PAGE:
Recognizing and preventing childhood obesity. Part 1 of 2

January 1, 2011

Childhood obesity is one of the most challenging problems facing pediatricians today.

Childhood obesity is one of the most challenging problems facing pediatricians today. Approximately 10% of children younger than 2 years old and 21% of children between 2 and 5 years of age are overweight.1 However, there are disparities in the prevalence of childhood obesity. For example, non-Hispanic black and Hispanic preschool-aged children have a higher prevalence of obesity than non-Hispanic white children; in older children, socioeconomic disparities also exist.2,3 Young children with excess weight have an increased risk for obesity in the future.4 Unfortunately, few effective treatments exist for children who already are overweight. Therefore, prevention of obesity is paramount.

How early should prevention begin? Experts have suggested that gestation to early infancy is a critical period in which physiologic changes occur that greatly influence a child's later risk for obesity.5 Will recognizing the early signs and red flags associated with the development of obesity lead to a change in the growth trajectory and long-term health of the next generation?

Normal growth patterns in infants and toddlers

On September 10, 2010, the CDC released a recommendation that all US medical providers use the World Health Organization (WHO) growth curves for children aged 0 to 24 months.8,9 The reasons for this recommendation are compelling. Although the CDC growth curves are a growth reference, describing how a particular group of children grew at a certain time, the WHO curves represent a growth standard, describing how healthy children grow in optimal conditions.8 In the CDC sample, the rates of breastfeeding initiation, exclusivity, and duration are variable but overall very low.10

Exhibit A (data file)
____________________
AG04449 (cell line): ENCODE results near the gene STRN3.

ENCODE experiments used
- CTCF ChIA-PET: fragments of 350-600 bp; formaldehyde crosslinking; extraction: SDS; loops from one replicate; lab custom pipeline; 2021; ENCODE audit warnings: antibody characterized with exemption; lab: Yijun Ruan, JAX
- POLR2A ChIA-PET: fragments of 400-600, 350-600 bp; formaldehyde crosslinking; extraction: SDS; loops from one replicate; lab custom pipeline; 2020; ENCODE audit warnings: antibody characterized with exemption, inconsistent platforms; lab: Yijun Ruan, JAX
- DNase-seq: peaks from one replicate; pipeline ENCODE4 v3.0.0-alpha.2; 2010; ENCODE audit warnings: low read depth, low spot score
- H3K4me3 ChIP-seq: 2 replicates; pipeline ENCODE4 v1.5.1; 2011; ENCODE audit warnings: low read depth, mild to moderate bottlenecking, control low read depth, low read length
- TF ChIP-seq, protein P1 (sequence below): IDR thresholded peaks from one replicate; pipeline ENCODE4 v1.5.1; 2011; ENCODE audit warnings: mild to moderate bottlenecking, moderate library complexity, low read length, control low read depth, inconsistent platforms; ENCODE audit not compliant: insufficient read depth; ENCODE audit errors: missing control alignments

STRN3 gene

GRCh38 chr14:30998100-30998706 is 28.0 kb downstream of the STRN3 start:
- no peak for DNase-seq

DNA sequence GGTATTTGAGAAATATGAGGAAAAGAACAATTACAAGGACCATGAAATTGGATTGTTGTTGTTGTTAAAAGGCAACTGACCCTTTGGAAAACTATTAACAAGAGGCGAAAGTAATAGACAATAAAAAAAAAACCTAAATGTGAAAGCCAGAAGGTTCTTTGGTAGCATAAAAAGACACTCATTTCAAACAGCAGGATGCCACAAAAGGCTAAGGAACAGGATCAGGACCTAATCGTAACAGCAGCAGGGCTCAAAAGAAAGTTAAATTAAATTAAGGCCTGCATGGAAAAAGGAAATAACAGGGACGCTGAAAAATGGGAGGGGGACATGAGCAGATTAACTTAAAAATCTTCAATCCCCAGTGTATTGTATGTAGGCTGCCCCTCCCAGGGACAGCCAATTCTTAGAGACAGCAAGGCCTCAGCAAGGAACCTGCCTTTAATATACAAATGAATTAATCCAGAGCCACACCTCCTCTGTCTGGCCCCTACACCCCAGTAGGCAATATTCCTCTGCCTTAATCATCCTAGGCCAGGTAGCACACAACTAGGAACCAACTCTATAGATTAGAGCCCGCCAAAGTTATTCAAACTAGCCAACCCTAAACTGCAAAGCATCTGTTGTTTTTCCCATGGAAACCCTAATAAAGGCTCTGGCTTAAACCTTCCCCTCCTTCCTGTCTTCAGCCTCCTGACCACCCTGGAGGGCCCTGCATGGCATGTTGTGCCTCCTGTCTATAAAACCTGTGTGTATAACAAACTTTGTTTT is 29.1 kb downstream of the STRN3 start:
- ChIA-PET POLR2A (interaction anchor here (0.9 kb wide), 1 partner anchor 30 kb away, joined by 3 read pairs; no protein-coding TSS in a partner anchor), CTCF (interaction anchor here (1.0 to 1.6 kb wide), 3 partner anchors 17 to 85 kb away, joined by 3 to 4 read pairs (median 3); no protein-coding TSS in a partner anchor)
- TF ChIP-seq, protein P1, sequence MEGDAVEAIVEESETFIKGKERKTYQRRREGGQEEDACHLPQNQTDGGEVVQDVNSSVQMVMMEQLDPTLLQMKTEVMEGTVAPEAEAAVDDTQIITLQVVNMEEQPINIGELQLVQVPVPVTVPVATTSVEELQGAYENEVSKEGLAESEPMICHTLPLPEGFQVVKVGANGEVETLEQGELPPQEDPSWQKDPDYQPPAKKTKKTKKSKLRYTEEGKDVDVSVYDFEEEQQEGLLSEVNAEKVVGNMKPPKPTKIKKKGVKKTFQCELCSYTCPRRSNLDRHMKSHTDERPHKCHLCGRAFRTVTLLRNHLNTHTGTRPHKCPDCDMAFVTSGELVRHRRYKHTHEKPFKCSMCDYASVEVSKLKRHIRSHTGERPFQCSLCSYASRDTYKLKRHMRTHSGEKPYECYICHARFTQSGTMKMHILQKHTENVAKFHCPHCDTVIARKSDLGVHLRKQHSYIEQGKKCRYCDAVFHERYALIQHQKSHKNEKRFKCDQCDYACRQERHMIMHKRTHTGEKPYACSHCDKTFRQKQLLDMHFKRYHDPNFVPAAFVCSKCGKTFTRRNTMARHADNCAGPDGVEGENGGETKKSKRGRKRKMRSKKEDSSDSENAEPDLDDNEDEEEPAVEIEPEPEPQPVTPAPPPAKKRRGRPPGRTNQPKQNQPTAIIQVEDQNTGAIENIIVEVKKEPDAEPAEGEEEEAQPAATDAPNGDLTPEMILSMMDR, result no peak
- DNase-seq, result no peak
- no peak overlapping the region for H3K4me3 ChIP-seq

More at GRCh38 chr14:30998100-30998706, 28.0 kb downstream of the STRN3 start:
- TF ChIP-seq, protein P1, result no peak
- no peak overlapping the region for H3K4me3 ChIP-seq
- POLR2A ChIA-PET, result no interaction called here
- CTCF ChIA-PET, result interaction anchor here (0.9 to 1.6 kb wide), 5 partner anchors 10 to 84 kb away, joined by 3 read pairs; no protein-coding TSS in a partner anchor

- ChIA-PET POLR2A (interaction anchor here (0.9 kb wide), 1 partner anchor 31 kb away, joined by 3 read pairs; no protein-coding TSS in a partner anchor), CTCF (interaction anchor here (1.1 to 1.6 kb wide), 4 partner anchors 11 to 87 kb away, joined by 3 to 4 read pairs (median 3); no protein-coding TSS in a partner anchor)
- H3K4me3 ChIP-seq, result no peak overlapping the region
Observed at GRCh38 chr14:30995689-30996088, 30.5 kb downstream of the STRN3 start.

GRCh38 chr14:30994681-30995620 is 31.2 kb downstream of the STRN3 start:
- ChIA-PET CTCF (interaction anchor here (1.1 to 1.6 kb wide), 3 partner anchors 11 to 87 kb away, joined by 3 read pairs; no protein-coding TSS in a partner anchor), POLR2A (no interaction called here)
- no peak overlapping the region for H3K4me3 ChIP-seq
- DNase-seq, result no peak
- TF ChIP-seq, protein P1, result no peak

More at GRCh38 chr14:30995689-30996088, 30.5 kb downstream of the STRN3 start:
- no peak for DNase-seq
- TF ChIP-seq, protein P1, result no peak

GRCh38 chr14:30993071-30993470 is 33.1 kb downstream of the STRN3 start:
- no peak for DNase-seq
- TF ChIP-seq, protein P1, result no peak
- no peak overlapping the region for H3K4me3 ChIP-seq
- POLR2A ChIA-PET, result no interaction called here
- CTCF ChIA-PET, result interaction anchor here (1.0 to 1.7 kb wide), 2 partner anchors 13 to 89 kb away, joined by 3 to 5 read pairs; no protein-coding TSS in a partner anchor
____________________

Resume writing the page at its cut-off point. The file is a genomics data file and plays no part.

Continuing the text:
For example, in NHANES III (1988-1994), which is a component of the CDC growth curves, 45% of children were never breastfed, and only 21% of children were breastfed for at least 4 months.11 In contrast, WHO growth standards use a sample of infants who were breastfed for 12 months and predominantly breastfed for at least 4 months. Since growth patterns differ between breastfed and formula-fed infants, the WHO growth curves show a faster weight gain in the first few months of life than the CDC growth curves; by about 3 months, this pattern reverses. In addition, the new CDC recommendations suggest the 2nd and 98th percentiles on the growth charts as the cutoffs for concerns of unhealthy growth.8

As clinicians begin to use the WHO charts, they will see that fewer young children will be classified as underweight. Likely, clinicians will note that a slowed weight gain between 3 and 18 months among breastfed infants is normal, and they will be more likely to reassure parents that supplementation or a switch to formula feeding is unnecessary. In addition, it is anticipated that clinicians will more easily identify formula-fed infants who are gaining weight too rapidly, because these children will more likely be crossing growth percentiles in an upward direction. Pediatricians will then have an opportunity to counsel parents of these infants at an age at which the amount and type of infant feeding can be modified.